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Dow Chemical Co. chairman and CEO Andrew N. Liveris, front, addresses his employees and honored guests during the announcement of Dow's new ethylene production plant at Dow Texas Operations, Thursday, April 19, 2012, on the Brazosport College campus in Lake Jackson. (Nick de la Torre/Houston Chronicle)

Despite weak sales, Dow’s profits surge 28 percent

The Michigan-based corporation with a sprawling plant in Freeport reported a strong second quarter even though its sales dropped $12.9 billion, or 13 percent, from the same time last year under pressure from a global crude slump and a strong U.S. dollar.
Categories: Chemicals
Enterprise Products Parnters docks in the Houston Ship Channel. (Photo: Enterprise Products Partners)

Enterprise completes Houston Ship Channel terminal expansion

Enterprise Products Partners completed the first phase of its LPG export terminal expansion, allowing the company to ship more supercooled propane to buyers overseas.
New York Gov. Andrew Cuomo. (AP Photo/Richard Drew)

Winemakers want NY to deny gas storage permit

Opponents of Houston-based Crestwood Midstream’s project said at a news conference in Albany that it would endanger drinking water, the local economy and the region’s wine and tourism industry.
Ships and barges hug the shoreline at the Port Corpus Christi. (Bob Owen/San Antonio Express-News)

Record LPG exports will drive ship market growth, Latsco says

Increased U.S. exports of liquefied petroleum gas amid higher shale oil production will boost demand for ships that carry gases such as propane, butanes and ethane, according to the director of Latsco Shipping Ltd., said
Curtis Donaldson, managing director of CleanFUEL USA, stands with a company vehicle in a Houston parking lot. He founded the company in 1993 to make propane-fueled vehicles and pumps to fuel them. (Ryan Holeywell/Houston Chronicle)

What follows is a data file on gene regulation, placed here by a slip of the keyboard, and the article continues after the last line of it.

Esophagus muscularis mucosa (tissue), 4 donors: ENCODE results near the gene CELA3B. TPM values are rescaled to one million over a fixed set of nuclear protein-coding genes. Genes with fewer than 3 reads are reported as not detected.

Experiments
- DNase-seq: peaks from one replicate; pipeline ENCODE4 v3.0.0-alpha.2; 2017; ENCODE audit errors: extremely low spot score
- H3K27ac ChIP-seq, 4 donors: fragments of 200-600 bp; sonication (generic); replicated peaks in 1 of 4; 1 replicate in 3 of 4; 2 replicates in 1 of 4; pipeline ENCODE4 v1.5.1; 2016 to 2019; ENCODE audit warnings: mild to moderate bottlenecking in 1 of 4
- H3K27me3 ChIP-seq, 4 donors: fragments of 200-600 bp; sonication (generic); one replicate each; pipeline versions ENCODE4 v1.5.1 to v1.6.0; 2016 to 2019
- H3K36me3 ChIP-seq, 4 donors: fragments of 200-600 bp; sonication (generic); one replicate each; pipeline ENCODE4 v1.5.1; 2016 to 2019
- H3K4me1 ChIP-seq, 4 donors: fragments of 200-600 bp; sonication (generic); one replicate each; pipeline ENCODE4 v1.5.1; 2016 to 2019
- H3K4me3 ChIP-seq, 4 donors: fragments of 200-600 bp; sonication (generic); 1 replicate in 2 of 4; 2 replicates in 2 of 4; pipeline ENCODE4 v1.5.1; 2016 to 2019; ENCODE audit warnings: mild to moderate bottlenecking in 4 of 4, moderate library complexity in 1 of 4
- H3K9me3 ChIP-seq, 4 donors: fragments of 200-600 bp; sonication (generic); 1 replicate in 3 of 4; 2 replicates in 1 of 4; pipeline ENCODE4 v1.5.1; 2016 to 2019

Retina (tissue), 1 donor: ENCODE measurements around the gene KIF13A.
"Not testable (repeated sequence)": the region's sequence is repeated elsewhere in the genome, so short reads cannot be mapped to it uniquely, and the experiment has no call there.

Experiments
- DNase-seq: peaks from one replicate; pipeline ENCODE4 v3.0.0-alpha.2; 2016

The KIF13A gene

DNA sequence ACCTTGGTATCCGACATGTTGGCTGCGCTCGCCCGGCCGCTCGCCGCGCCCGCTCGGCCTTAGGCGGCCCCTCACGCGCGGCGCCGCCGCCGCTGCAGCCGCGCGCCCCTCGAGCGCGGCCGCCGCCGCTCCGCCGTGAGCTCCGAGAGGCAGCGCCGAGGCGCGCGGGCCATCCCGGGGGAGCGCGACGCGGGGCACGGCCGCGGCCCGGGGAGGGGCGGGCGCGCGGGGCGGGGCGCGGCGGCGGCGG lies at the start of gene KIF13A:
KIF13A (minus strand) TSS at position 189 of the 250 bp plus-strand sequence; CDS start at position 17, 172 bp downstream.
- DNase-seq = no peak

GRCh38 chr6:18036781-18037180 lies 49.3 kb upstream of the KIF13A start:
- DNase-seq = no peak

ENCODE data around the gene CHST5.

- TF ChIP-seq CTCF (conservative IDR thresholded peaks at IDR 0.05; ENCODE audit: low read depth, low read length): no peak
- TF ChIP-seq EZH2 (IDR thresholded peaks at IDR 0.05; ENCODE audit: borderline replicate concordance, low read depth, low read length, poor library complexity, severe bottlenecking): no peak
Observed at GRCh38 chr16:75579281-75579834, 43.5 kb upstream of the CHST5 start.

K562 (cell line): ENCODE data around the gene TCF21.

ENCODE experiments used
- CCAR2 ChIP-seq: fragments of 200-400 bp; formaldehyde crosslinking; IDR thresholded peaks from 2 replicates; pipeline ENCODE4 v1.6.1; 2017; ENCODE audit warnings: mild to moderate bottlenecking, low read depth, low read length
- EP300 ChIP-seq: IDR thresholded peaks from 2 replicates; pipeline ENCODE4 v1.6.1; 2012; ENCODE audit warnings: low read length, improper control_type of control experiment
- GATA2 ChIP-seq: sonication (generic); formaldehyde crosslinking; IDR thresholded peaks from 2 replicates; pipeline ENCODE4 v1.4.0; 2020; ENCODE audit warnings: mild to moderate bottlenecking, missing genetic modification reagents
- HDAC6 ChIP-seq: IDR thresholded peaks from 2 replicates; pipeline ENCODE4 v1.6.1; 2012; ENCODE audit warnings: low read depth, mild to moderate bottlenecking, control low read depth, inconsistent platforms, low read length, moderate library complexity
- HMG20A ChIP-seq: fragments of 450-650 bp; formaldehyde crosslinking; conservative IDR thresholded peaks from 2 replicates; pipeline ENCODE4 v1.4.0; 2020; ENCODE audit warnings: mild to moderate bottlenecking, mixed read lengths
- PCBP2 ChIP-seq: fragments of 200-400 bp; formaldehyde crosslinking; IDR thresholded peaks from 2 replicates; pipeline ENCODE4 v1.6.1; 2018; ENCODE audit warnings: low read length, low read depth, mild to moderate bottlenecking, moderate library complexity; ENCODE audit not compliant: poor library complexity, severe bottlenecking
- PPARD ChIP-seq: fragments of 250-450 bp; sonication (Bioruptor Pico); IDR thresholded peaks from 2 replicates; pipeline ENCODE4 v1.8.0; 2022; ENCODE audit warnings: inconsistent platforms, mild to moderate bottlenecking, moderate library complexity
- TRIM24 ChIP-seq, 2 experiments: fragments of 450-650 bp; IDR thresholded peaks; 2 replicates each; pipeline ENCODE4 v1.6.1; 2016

Texas businessman sees promise in propane

The founder of Texas-based propane company CleanFUEL USA, which made news this year when it entered a major deal to supply UPS with 1,000 trucks and more than 50 fuel stations, explains why he sees promise in the alternative transportation fuel.

Energy Extremities This Winter

Even though flipping a coin has better forecasting skills than the dastardly groundhog, Punxsutawney Phil has unfortunately been on the money for this winter.  Despite April on deck next week there is still snow on the ground (in more places than there should be), while our dearly beloved energy commodities have seen rampant demand, receding inventories, […]
Phillips 66 plans to develop its LPG export terminal at the site of the company’s existing marine terminal in Freeport, Texas. (Phillips 66)

US to become top exporter of liquefied petroleum gas, experts say

The U.S. is poised to become the top exporter of liquified petroleum gas — more commonly known as propane or butane — within just a few years, officials with research analyst IHS said Monday.
UPS driver Robert Mendez fuels his truck with propane in Gainesville, Ga., during a pilot program ahead of the delivery company's March 2014 announcement that it would include 1,000 propane vehicles in its U.S. fleet and build 50 refueling stations. (Geoff Johnson)

UPS delivers a boost to propane as vehicle fuel

Most people — especially Texans — know propane as the fuel source that allows them to fire up a backyard barbecue in seconds. Now it’s also heating up as an alternative motor fuel, as companies with vehicle fleets embrace its lower costs and smaller environmental footprint relative to gasoline or diesel.
Categories: featured, Transportation
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An LNG tanker offloads in Cove Point, Md., in 2003.  (AP Photo/ Matt Houston)

Federal law blocking cheap Texas fuel from reaching frozen East Coast

As freezing weather drained stockpiles of propane to their lowest seasonal level in two decades on the U.S. East Coast this month, shivering New Englanders couldn’t tap abundant supplies sailing out of Texas. The reason? The Jones Act.
Phillips 66 operates the Gulf Coast Fractionators facility in Mont Belvieu, Texas. (Phillips 66)

Phillips 66 shifts focus with $3 billion in new projects

Phillips 66 is no longer betting its future on the massive refining business that made it the second-largest energy company in the world. Instead, it’s using refining, once its most profitable arm, as a cash cow to transform itself into a business that primarily operates energy transportation, storage and processing infrastructure.